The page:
June 18, 2004
Oroville Mercury April 30 and May 8, 1945
THREE BROTHERS TOTAL OVER 12 YEARS OF SERVICE
Pfc. Robert L. Garland, the son of Mr. and Mrs. H. G. Garland
of Myers Street, is in his fifth year of service in the army. He
enlisted before war was declared and has been serving in the Pacific
area for over three years. He has been in Australia, New Guinea
and the Philippines with I corps. This unit started out as combat
engineers, was converted to a tank destroyer battalion and when
the Japanese ran out of tanks in New Guinea, was converted once
more this time into a motorized mortar battalion. The Japanese call
these mortars “automatic artillery” because they fire with incredible
rapidity and accuracy. They have been kept up front with the infantry
in the thick of the fights. One morning, after fighting all night,
Garland wrote his mother that he looked out of his foxhole and saw
a little monkey all covered with blood. He picked him up and cared
for him and now has him for a pet. Mr. and Mrs. Garland have two
other sons that have been in the service over four years. Sgt. Norman
Garland has spent the years in the United States and at present
is training other GIs in anti-aircraft warfare at Inglewood, Calif.
He has been at camps in Washington, Georgia, Tennessee and other
states. Pfc. Marion Garland is with the Infantry. He was in the
Aleutians for a while but is now fighting in France.
Van Duzer Gets Riviera Rest
Valentine Van Duzer, T5, with the 1st Army in the European
area, was one of the lucky ones to draw a week’s furlough to the
French Riviera recently. The boys making this trip are said to have
been housed in beautifully furnished rooms with private baths in
luxurious hotels. They were treated like kings and were under very
little military restrictions. His brother, Pfc. Roger Van Duzer,
is also enjoying a rest after the hardships of the battle line.
He wrote home that he was at a marine rest camp following the action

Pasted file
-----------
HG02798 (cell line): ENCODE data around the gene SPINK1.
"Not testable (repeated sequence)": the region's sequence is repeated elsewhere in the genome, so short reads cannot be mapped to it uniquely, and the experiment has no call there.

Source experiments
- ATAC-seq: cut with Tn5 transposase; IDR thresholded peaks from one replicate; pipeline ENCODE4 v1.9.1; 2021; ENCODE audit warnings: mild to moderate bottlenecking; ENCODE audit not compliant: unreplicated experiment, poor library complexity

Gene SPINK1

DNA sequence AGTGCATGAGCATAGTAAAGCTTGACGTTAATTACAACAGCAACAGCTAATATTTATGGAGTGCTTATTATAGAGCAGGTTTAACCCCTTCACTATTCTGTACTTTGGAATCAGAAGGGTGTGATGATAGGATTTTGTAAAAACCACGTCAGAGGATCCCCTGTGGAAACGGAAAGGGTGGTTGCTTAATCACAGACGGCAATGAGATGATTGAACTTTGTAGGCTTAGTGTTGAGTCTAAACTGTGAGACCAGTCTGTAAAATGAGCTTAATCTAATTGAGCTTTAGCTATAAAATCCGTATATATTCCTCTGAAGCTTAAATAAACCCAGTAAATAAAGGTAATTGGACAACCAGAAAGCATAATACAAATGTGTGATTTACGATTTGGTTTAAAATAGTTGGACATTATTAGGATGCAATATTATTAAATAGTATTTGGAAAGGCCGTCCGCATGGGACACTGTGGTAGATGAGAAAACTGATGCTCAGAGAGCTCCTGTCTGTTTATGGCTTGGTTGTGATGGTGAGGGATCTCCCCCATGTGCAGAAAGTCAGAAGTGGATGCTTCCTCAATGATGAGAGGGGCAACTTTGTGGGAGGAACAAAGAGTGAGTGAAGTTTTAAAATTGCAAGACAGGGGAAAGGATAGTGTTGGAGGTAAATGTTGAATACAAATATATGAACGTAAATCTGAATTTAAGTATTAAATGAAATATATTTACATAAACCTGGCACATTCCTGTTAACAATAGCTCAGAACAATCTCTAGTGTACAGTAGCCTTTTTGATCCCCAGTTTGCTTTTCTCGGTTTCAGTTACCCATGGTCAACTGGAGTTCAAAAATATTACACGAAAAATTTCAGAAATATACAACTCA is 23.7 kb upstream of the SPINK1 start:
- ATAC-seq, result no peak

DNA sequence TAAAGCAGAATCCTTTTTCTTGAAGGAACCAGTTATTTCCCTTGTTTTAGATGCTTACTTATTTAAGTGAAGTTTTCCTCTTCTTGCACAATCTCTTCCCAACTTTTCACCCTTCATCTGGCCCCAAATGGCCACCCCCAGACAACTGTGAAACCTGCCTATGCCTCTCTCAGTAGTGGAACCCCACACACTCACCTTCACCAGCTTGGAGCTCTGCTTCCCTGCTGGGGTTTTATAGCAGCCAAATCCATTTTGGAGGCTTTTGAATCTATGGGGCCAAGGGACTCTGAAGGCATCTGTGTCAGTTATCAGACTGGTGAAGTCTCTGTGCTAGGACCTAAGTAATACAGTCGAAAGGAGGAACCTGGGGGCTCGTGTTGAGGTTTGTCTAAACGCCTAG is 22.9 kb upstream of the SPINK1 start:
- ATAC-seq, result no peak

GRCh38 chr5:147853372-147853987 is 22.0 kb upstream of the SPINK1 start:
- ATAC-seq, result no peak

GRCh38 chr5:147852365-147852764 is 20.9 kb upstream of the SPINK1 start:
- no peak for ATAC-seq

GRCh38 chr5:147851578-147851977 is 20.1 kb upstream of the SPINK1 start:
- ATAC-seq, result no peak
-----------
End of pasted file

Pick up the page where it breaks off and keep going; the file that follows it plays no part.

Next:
on Iwo Jima. Waiting for him he found letters and packages and he
said it was just like coming home to return to this camp and find
Oroville Greets V-E Day Quietly; Many Close Doors Two series
of blasts, 30 to a series, from the Oroville fire siren ushered
in V-E Day at six o’clock this morning. Immediately after, the church
bells rang merrily. The sleeping town had awakened to the fact that
the long waited for day was officially here. At 8:45 the sound of
the organ chimes played by Miss Pati Randolph was heard coming from
the tower of the Congregational Church. She closed her fifteen-minute
program with the hymn “Grant to us Peace in our time, Oh Lord.”
Another short program was heard at noon. The schools opened as usual
but dismissed the pupils at 1:30. Burbank and Eastside schools observed
the occasion with programs of patriotic songs and a few remarks
to bring home the meaning of the day. The band played for the Bird
Street program and they made plans to carry on with the Bond Sale
set for May 18. An assembly was held at the high school to celebrate
the big day. In the absence of orders from Washington, Oroville
post office remained open. They do not have authority to close except
when the Governor issues a proclamation. Many of the local stores
remained closed the entire day. Others felt they should stay on
the job and remained open. Pacific Gas and Electric remained open
because the law requires public utilities to stay open except on
stated holidays. The local bars closed as did those of Sutter and
Yuba counties. It was reported this morning that Chico business
houses were carrying on business as usual.
Stu’s notes: V-E Day, Victory over Europe. The world went wild
with celebration. Although it didn’t seem to catch on in Oroville,
as the May 8th Oroville Mercury didn’t have much to say on the day.
More on what happened here next week.
May 7, 1945 I was 4 ½ years old, I remember a big celebration in
my little town of New Brighton, PA. My dad, Walter Shaner, local
good man, got out the 22 rifle, which I still have, and my brother,
Larry, your “Local” Mailman and Sister Peggy “Local Dancer” went
out on the front stoop and fired it off. I worried about the bullet
falling on someone’s head. People were celebrating in the streets.
Maybe there were celebrations on the streets of Oroville, anybody
Several months ago I talked to Roger Van Duzer. He was moving somewhere.
I hope he contacts me again. I would like to know more about the
Oroville boys he knew.